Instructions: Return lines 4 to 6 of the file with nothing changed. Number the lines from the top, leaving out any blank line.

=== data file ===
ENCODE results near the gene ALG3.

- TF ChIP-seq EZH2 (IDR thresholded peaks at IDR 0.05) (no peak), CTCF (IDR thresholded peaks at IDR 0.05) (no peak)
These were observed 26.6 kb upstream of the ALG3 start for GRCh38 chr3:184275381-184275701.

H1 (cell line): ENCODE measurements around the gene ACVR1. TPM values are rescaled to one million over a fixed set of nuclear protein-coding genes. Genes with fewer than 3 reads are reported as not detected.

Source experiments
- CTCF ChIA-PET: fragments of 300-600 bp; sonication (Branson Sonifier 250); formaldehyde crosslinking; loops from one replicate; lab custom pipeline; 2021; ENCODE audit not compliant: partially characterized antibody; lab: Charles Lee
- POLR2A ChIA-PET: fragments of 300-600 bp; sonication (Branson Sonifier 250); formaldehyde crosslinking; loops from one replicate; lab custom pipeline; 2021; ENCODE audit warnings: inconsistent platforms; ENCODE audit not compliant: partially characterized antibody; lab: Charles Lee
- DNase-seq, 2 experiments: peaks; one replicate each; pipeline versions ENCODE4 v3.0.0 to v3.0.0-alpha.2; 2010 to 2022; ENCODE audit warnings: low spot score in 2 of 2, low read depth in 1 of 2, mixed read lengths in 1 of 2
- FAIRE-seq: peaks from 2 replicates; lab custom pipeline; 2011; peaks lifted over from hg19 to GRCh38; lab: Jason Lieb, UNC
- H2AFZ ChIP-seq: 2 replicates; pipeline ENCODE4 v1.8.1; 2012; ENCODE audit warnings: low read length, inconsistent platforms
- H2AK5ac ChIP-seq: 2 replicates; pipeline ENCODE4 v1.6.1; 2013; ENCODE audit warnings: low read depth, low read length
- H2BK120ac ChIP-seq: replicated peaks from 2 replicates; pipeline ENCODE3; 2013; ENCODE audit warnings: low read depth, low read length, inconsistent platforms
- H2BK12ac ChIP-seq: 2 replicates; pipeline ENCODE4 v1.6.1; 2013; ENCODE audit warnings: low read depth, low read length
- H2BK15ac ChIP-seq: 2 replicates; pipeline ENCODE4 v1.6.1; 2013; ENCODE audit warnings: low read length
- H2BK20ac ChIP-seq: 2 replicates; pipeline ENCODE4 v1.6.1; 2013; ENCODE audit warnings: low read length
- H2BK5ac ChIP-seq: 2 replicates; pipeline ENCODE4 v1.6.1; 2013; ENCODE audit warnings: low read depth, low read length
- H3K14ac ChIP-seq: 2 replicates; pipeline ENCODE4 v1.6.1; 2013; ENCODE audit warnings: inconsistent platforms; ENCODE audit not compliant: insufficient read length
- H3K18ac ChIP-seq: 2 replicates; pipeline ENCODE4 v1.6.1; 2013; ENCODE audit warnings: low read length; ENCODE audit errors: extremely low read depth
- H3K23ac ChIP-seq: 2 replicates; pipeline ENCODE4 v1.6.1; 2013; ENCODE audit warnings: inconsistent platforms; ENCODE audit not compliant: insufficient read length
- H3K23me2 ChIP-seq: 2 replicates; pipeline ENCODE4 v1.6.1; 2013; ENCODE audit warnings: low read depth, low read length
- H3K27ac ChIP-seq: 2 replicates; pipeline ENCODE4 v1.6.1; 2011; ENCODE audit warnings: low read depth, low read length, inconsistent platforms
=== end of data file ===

H1 (cell line): ENCODE measurements around the gene ACVR1. TPM values are rescaled to one million over a fixed set of nuclear protein-coding genes. Genes with fewer than 3 reads are reported as not detected.

Source experiments
- CTCF ChIA-PET: fragments of 300-600 bp; sonication (Branson Sonifier 250); formaldehyde crosslinking; loops from one replicate; lab custom pipeline; 2021; ENCODE audit not compliant: partially characterized antibody; lab: Charles Lee